One Step Further to Obesity Being Considered a Disability

In the UK, the European Equal Treatment in Employment Directive is implemented by the Equality Act 2010. This Act prohibits discrimination on various prescribed grounds, including disability.

On the 24th July 2014 the Advocate General stated that obesity may fall within the definition of “disability” for the purposes of discrimination law where an employee is so overweight that “it plainly hinders participation in professional life.”

The Advocate General’s opinion follows on from the case of Karsten Kaltoft, a child-minder who was dismissed by the Danish state on the grounds of a decline in the number of children requiring care. Mr Kaltoft alleged his employment had been terminated due to his weight and that this was discriminatory. The Danish Court considering the case referred it to the European Court of Justice(ECJ) to clarify whether obesity can be considered a disability and therefore qualify for protection under the Equal Treatment in Employment Directive.

The Advocate General points out that whilst disability is not defined in the Directive past cases have referred to any physical, mental or psychological impairment that would inhibit fruitful participation of the person in their working life “on an equal basis with other workers.” It is the Advocate General’s view that severe obesity would create sufficient limitations to fit this definition. He stated that in his opinion only those with a BMI over 40 could qualify as disabled.

The Advocate General’s view is not binding on the Court of Justice but it would be surprising for the Court not to follow his opinion, although it may refine it in its own judgement. Following this judgement, the case will be returned to the Danish Courts who must make a decision in accordance with the EJC ruling. UK Tribunals will also be bound by the same ruling if a similar issue is raised.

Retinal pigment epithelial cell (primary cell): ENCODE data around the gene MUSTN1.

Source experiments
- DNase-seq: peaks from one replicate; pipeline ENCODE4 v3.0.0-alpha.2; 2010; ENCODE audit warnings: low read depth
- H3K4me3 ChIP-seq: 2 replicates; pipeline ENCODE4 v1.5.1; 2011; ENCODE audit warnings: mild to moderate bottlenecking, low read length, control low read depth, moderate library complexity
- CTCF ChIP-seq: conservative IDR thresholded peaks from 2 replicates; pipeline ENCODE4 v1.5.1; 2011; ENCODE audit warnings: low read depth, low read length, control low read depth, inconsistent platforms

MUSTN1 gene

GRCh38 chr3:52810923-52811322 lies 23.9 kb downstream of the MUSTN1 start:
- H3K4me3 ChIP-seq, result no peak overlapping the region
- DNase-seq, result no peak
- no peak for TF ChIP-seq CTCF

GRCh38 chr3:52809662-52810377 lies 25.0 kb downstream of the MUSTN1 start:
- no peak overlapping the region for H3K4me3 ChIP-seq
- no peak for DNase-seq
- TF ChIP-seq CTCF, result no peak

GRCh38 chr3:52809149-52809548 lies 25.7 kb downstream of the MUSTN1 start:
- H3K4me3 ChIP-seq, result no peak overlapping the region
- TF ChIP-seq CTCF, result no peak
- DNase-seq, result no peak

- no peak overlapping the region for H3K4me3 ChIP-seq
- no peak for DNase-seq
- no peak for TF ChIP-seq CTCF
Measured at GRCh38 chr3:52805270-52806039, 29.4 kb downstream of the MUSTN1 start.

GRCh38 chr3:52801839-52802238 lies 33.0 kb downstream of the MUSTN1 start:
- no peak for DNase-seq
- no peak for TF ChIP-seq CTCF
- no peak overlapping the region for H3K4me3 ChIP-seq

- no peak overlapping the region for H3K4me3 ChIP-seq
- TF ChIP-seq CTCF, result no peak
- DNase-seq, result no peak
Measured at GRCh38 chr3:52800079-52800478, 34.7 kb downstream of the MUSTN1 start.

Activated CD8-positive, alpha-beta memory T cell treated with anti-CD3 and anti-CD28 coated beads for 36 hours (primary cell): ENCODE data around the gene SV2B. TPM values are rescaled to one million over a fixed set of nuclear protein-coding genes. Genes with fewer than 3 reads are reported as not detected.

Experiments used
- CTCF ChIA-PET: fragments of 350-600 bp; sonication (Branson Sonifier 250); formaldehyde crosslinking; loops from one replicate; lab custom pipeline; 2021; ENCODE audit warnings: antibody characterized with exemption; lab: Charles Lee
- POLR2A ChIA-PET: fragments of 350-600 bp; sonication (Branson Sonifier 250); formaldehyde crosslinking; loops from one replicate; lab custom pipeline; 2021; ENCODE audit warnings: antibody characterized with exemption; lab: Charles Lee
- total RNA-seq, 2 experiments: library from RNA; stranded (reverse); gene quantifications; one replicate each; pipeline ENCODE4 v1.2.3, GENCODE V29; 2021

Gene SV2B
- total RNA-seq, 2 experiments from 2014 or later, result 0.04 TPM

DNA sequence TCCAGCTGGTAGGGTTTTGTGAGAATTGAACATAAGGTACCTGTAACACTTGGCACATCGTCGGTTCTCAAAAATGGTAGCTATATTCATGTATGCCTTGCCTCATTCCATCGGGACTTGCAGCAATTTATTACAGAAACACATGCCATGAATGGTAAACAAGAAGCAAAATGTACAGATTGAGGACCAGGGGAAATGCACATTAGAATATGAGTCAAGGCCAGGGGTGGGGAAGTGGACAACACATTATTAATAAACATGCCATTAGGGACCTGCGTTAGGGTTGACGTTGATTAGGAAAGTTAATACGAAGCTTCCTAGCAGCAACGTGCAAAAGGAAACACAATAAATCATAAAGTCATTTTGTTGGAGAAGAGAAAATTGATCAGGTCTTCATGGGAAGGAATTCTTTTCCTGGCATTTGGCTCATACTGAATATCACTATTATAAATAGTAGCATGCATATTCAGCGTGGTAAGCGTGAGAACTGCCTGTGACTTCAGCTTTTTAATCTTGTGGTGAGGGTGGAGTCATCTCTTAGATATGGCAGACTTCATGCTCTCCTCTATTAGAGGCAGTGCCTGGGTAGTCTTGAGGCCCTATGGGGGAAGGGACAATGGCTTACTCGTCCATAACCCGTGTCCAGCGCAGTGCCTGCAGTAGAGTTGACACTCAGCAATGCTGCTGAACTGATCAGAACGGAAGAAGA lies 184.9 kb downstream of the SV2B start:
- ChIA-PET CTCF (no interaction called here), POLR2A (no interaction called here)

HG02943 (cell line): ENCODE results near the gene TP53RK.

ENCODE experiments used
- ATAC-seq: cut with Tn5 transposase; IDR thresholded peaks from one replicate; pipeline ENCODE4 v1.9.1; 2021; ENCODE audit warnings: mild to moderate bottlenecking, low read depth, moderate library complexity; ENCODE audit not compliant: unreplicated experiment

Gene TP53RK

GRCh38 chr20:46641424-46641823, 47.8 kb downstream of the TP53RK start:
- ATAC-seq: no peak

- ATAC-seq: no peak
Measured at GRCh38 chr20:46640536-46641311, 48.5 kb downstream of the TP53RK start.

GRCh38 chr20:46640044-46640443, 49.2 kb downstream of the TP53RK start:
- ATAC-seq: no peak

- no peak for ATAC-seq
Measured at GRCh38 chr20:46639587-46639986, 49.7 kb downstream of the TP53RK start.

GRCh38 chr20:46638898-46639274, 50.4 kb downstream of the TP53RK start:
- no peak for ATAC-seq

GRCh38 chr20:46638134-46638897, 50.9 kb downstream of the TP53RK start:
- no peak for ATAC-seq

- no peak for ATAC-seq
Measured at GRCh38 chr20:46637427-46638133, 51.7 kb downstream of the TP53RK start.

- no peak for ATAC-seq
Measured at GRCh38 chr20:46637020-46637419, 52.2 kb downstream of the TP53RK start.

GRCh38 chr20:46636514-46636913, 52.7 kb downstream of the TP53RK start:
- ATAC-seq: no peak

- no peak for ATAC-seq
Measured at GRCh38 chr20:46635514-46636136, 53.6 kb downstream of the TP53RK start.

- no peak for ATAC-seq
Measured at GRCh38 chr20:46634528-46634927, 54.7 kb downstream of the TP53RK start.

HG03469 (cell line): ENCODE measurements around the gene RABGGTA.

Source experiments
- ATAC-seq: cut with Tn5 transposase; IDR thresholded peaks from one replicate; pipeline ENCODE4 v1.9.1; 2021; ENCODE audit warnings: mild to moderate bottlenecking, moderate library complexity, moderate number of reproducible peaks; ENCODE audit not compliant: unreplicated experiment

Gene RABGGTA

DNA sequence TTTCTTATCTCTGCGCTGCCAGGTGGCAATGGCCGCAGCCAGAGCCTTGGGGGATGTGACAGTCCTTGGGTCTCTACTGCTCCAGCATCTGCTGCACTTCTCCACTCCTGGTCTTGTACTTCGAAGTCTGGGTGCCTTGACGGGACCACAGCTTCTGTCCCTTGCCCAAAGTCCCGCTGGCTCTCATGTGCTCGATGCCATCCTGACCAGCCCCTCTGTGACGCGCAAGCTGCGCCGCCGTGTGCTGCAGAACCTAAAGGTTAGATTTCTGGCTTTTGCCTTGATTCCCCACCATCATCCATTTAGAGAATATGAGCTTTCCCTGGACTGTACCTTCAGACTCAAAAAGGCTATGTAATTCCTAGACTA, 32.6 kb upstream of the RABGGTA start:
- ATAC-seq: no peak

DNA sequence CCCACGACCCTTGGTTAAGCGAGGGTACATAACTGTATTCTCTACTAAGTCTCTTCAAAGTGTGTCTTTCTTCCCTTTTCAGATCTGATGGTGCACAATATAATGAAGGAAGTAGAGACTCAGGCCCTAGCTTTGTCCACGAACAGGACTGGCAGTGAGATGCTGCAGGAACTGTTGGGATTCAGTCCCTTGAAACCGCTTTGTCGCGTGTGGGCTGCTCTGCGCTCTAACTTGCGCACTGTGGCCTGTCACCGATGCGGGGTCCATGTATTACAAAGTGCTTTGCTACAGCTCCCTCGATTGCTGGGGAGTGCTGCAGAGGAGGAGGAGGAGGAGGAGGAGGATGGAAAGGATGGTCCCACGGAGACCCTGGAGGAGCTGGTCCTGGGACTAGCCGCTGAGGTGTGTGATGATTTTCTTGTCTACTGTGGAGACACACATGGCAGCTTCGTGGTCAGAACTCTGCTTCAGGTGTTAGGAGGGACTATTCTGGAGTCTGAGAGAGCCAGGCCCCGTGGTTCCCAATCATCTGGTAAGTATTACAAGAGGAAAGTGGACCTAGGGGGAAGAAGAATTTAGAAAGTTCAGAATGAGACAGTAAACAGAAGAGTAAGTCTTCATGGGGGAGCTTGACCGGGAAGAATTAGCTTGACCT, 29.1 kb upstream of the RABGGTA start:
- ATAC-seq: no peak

For the moment UK employers just need to be aware that the issue of obesity is rapidly gaining profile.

Finally it is significant to note that the Advocate General also issued a reminder that it is “irrelevant” that being overweight may be considered “self inflicted.”  His point of view draws parallels with an injury suffered while engaging in a dangerous sport, which could be regarded as a disability despite its cause.

This entry was posted in In The News, Legal and tagged , , by Elizabeth Baker. Bookmark the permalink.

About Elizabeth Baker

Elizabeth is our Business Development Manager. She has a degree in both English Literature and Law from Glasgow University. After graduating in 1983 she served her traineeship as a solicitor in Oban. When she was admitted as a solicitor her first job was at Mitchells Roberton in 1985 so she is a well known face. She spread her wings and joined other firms along the way and had a successful law practice under her own name for some years. She returned to Mitchells Roberton in 2011 and works primarily to enhance the marketing of our firm. With her excellent links with small business and the media in the greater Glasgow area, she is well placed in the role and generates a good deal of referrals and new business. Elizabeth is a people person and naturally connects with both staff and clients. Elizabeth has two grown up children and loves walking her dog, travelling and reading literature.

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